I think the domain registrars should be a bit more responsible when it comes to names that are obvious trademarks.   Sure, there is a considerable gray area, but if they were required to warn registrants about potentially infringing domain names (like the Surgeon General warns smokers), there would be a lot less cybersquatting – and consequently less revenue for the registrars.

Upon further review, back in July of 2007, when I first started blogging, I said the following, and I still agree with it today (aside from the term “crime” as it’s not technically criminal).

In my opinion, a majority of trademark inclusive domain names aren’t owned by malicious people, but rather those who don’t know it is against the law. As a measure against unlawfully registering a domain name with a trademark, what if registrars required consumers to check off a box acknowledging that they are aware of the Lanham Act and its penalties before every registration? Perhaps even a brief summary of the law along with the possible penalties of owning/selling/profiting from a trademarked name would act as a deterrent to people who may be unknowingly committing a crime.

I believe the sooner we police our industry, the better things will be for us all.

ICANN Issues to Be Concerned About


Mike Berkens has written three interesting posts that are important for all domain owners to read and understand. When you have an opportunity today, please read Mike’s posts and the accompanying commentary. The issues that are discussed could potentially impact all domain owners

ICANN Releases New gTLD Guide Book: Still Includes No Price Caps: Your Domains Are At Risk

ICA: Trademark Holders Attempting To Greatly Expand Their Rights Through The New gTLD Process

Thinking About Applying For Your Own gTLD? It Could Cost You A Lot More Than $185K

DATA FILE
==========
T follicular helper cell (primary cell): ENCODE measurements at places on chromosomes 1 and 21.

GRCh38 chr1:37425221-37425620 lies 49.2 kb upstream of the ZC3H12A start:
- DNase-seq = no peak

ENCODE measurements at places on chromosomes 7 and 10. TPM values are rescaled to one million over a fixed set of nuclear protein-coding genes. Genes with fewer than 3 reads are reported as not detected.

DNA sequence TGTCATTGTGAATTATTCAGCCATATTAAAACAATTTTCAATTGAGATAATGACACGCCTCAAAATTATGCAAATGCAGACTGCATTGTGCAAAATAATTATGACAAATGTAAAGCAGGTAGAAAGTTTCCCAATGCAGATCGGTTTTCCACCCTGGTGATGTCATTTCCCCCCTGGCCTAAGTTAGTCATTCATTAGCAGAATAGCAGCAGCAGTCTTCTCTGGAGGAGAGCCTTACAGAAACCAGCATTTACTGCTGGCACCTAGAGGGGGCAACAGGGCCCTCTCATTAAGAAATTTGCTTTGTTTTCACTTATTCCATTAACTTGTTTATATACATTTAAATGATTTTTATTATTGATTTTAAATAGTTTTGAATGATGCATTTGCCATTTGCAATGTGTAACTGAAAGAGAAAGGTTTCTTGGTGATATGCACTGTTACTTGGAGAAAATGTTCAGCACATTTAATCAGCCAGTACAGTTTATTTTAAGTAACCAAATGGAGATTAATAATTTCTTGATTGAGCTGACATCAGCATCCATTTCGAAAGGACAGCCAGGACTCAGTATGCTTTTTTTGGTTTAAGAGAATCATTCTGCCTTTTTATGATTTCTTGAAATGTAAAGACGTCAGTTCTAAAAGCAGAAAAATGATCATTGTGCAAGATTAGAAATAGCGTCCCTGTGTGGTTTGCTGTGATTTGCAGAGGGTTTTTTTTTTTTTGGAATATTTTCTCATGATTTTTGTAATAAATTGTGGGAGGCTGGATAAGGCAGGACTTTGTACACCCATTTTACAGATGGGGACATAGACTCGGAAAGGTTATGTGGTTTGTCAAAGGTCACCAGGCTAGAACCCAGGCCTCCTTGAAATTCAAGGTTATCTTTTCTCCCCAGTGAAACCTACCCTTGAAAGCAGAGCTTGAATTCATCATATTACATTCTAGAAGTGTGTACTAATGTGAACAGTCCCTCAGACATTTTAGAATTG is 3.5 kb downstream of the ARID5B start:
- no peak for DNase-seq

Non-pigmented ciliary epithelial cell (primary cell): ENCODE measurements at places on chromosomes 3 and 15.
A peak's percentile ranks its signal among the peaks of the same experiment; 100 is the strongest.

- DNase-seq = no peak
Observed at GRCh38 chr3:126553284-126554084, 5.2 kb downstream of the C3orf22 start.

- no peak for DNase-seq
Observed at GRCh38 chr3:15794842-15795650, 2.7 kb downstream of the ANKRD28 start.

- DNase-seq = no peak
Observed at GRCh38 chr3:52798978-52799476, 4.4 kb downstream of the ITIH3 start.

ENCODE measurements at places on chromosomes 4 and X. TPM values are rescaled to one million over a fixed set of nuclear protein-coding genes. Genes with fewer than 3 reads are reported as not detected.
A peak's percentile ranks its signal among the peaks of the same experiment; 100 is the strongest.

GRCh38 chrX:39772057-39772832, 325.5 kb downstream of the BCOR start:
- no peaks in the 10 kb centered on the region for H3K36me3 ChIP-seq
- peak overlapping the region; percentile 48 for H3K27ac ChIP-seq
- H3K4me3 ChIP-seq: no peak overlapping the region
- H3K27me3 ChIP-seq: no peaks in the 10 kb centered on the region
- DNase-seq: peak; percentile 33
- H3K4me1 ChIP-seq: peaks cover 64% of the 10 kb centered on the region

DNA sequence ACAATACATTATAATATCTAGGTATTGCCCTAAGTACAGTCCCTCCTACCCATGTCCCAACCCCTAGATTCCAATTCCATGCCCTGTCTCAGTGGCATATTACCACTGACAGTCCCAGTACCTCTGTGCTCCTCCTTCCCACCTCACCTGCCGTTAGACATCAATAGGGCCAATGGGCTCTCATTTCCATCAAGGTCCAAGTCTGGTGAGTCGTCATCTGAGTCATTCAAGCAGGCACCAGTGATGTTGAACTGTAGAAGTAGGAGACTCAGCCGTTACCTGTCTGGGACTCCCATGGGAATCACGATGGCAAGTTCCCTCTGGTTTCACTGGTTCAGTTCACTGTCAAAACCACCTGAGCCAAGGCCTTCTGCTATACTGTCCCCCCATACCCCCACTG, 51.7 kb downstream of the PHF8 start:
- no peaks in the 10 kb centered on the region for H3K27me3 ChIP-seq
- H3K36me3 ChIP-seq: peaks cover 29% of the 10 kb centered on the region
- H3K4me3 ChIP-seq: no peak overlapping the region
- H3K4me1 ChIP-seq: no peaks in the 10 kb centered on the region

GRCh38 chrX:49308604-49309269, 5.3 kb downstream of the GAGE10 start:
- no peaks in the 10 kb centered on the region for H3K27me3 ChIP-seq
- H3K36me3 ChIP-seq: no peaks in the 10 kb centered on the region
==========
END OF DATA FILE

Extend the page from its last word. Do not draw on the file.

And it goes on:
The Internet Commerce Association is working on some of the issues, but I know they need our support (if you own a domain name, you are part of the collective “our”).   As soon as my tax bills are taken care of in a month and a half, I will be making my annual contribution.

New York City Set to Cash in on .NYC


With the economic crisis causing a major impact to New York City’s revenue, the city is hoping to cash in on the .nyc extension, which they hope will be approved quickly and available to sell by next summer.

According to an article appearing today in Crain’s, “City Council Speaker Christine Quinn announced during her state-of-the-city address Thursday that the “.nyc” domain will start generating a fresh stream of revenue for the city next summer.” Quinn also said that the .nyc extension will generate millions of dollars per year in licensing fees for allowing the group to create the extension.

With the uncertainty of gTLD approvals, I certainly hope the city isn’t counting on the revenue too soon.   My biggest question related to the .nyc extension… who is going to get RaysPizza.nyc?

My Take on ICANN Issues


I have largely been quiet on ICANN related issues on my blog and in personal conversations I’ve had with other domain investors. Truth be told, I know about how ICANN works and what their role is as it relates to domain names, but I have very limited knowledge about the internal politics at ICANN and the history of the organization.

Whenever I see photos of ICANN events, I see a group of people who look much different than typical domain investors, and that is because they are much different. This is neither here nor there, but I feel very disconnected with ICANN, much like I am disconnected with my local politicians. Sure, Mayor Bloomberg, Senator Schumer, Governor Patterson and countless other local politicians work to draft and approve legislation that will impact me, but I am not going to spend thousands of dollars lobbying and hundreds of hours becoming active in the community when the threat of any legislation will probably be minimal.